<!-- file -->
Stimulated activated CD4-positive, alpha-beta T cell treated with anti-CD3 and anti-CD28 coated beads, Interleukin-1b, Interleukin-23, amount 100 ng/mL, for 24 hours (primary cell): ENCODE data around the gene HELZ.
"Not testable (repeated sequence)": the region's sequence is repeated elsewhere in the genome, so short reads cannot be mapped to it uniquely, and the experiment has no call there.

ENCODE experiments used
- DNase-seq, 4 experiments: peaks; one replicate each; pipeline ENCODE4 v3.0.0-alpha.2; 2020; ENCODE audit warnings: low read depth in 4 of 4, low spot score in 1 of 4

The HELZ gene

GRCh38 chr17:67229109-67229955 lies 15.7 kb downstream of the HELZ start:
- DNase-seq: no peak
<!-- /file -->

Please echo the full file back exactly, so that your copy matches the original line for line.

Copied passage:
Stimulated activated CD4-positive, alpha-beta T cell treated with anti-CD3 and anti-CD28 coated beads, Interleukin-1b, Interleukin-23, amount 100 ng/mL, for 24 hours (primary cell): ENCODE data around the gene HELZ.
"Not testable (repeated sequence)": the region's sequence is repeated elsewhere in the genome, so short reads cannot be mapped to it uniquely, and the experiment has no call there.

ENCODE experiments used
- DNase-seq, 4 experiments: peaks; one replicate each; pipeline ENCODE4 v3.0.0-alpha.2; 2020; ENCODE audit warnings: low read depth in 4 of 4, low spot score in 1 of 4

The HELZ gene

GRCh38 chr17:67229109-67229955 lies 15.7 kb downstream of the HELZ start:
- DNase-seq: no peak